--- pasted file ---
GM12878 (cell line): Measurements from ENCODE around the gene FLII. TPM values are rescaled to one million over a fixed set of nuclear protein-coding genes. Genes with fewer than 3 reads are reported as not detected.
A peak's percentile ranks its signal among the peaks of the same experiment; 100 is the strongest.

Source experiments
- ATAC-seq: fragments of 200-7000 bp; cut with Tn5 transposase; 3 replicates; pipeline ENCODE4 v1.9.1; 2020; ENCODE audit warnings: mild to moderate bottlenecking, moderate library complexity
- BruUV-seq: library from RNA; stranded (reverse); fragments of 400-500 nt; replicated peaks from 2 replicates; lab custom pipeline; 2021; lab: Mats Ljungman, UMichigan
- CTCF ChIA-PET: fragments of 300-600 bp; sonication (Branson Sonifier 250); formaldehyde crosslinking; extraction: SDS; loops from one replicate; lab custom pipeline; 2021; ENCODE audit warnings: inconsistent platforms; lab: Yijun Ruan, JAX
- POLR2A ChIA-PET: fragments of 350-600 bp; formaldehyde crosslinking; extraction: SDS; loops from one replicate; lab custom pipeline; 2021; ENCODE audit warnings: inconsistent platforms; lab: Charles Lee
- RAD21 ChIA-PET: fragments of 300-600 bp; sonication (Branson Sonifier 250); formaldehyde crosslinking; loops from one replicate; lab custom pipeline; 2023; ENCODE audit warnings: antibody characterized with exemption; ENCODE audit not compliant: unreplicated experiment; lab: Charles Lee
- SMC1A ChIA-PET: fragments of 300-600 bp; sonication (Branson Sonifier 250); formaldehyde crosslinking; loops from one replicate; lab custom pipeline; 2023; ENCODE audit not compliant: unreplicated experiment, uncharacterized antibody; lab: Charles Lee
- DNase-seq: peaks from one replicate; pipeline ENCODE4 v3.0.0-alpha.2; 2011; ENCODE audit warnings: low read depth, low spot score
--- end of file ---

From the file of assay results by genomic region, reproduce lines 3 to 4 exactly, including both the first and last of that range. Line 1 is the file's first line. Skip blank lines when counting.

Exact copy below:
Source experiments
- ATAC-seq: fragments of 200-7000 bp; cut with Tn5 transposase; 3 replicates; pipeline ENCODE4 v1.9.1; 2020; ENCODE audit warnings: mild to moderate bottlenecking, moderate library complexity